Equinox and Eclipse

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I am already dreading the eclipse. I am awed by it, of course. Awed that it will roll across the United States, arriving in the Finger Lakes in the mid-afternoon and then continuing on its path into Canada. Where I live we will have 99% totality. I want 100% and I only have to drive up the lake to get it. I will make the drive. I want the dread.

I want to remember that I am a primal creature, affected by forces so enormous that they remind me of my own staggering insignificance. Usually I spend my time congratulating myself for completing some small task and consider the day a win if I have done one creative thing. I break this fretting up, this time of year, by monitoring the hawk eggs. While I am worrying about the fall of democracy, the hawk pair, Arthur and Big Red, just keep coming back to the same nest in a light tower high above a Cornell athletic field, to raise new red-tails. I’m glad of it. My great-grandmother, for whom I was named, was Susanna Hawks, so I’m invested.

Today is the vernal equinox and the daffodils have bloomed, not just on banks with a southern face, but in edges and patches all over town. Are they early? They feel early. Should I worry about that? Do I now have to worry about the natural forces themselves? Big Red and Arthur keep raising hawk young, though, and they know what they are doing. So I focus on balance.

I’m not a summer person. The transition from winter to summer sets me on edge, its explosion of energy just a little hard to manage. It’s like going to a home improvement store with all those expectations of productivity and Supplies. “We know you have a big project that you should be able to do yourself although that is in no way your area of expertise and we are here to make sure you do it.” It’s a lot. I like the silver-grays of winter, the stark patterns of empty trees against the leaden sky, ambiguity and nuance, shadows and mystery. And the fact that I am allowed to hibernate.

The cycle does not allow for out-of-season hibernation, though, so I take all the little coffee cups of my life and stack them up and keep them precariously balanced. If I don’t think they will all crash, they are like the equinox, which holds for a moment and then tilts away, yielding to the sun. I watch Big Red and Arthur, brooding on the nest, and wonder if they ever question it: “are we doing this again?” And they do, through wind and rain and late-winter snow and cold. So I do, too, planning the Easter dinner, the colors and the eggs, and assembling my seeds.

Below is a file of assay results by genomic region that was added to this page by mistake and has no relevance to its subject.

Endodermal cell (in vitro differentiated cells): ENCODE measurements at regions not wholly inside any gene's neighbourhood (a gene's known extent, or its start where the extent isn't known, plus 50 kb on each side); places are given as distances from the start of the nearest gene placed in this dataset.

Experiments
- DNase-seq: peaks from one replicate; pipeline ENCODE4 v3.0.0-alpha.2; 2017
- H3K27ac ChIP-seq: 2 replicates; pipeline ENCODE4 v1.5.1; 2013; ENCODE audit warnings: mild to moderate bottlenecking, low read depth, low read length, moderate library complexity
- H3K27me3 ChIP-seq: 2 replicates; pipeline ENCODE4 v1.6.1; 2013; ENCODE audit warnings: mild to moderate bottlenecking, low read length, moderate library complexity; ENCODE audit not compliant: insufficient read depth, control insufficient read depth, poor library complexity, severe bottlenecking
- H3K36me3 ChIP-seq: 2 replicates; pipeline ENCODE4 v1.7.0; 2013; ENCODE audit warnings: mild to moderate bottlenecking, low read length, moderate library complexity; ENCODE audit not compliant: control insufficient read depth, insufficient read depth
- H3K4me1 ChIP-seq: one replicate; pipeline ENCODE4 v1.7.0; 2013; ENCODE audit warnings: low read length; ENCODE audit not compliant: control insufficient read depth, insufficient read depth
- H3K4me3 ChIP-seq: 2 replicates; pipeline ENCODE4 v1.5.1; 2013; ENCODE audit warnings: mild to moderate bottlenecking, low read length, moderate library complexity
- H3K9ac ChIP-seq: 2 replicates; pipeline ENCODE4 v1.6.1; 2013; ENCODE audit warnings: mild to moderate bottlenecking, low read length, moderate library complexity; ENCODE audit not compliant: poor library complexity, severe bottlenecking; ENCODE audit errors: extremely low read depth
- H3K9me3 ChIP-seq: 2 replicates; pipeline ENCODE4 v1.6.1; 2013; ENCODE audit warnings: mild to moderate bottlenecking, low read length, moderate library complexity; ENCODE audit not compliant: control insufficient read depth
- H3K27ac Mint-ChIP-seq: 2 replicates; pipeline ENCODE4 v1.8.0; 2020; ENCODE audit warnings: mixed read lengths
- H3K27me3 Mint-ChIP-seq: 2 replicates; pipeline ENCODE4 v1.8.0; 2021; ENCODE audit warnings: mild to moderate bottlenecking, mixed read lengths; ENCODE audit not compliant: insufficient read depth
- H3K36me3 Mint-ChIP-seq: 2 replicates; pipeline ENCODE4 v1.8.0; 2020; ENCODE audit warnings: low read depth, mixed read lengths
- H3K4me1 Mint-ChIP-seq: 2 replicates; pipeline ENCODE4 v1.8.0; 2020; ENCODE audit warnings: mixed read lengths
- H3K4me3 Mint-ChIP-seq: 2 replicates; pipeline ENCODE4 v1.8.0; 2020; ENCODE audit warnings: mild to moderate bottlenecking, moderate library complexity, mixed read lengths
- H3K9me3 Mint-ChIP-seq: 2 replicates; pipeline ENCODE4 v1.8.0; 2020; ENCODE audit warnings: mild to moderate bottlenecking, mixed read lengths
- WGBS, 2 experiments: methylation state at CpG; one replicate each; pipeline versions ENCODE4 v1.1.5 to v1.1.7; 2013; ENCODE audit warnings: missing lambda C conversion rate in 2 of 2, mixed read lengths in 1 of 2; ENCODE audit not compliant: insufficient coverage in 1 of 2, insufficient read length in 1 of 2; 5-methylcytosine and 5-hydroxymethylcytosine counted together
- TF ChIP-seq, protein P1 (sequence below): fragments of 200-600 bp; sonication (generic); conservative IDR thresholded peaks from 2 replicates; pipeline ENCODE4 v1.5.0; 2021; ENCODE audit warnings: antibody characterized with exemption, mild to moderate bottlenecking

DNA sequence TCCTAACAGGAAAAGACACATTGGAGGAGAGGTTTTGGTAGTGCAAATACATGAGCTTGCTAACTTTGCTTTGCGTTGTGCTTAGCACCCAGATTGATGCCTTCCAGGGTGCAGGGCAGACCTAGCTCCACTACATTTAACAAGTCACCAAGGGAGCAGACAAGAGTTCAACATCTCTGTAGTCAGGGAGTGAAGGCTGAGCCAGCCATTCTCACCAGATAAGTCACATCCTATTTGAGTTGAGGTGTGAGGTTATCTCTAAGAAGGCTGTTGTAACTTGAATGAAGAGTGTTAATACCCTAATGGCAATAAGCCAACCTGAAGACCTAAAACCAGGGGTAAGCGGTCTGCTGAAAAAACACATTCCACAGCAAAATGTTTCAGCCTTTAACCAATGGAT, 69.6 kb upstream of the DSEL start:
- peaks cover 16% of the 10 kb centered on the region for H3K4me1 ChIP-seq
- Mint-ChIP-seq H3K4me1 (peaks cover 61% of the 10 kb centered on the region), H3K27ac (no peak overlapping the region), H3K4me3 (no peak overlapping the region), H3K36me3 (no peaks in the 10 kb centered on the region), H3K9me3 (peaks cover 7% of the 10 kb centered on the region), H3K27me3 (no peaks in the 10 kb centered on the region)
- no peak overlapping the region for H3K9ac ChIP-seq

And anticipating the existential dread of the unexpected dark.

2 Responses

  1. Happy Easter, Equinox, Primavera, Susan, How delightful to read your take on our seasonal attractions. We enjoy expressing our own feelings! At the same time, we love to hear/read from those who hold a different viewpoint especially when carefully reasoned to explain why someone would prefer Winter. I live for summer in the same way that Hall of Fame Second Baseman and holder of highest season batting average ever, .424. The interviewer asked Rogers Hornsby, what do you do during the winter. “Why I sit at the window and stare out, all day. I wait for summer so I can play baseball again.” The eclipse path will miss our STL suburban address this year. However, we will make a two hour drive to the ranch owned by Nancy’s brother and sister-in-law. There we will experience 4 minutes and 12 seconds of Totality. Amazon has already delivered the safety glasses. Expect to share the ranch with about 50 others.

  2. Wow I like this. The trail it leaves, the sound of stacked cups not falling, Susan hibernating, Big Red and Arthur chattering to the little ones within the shells. And brooding. What does brooding sound like, I wonder? The eclipse is an excuse to write marvelous things.

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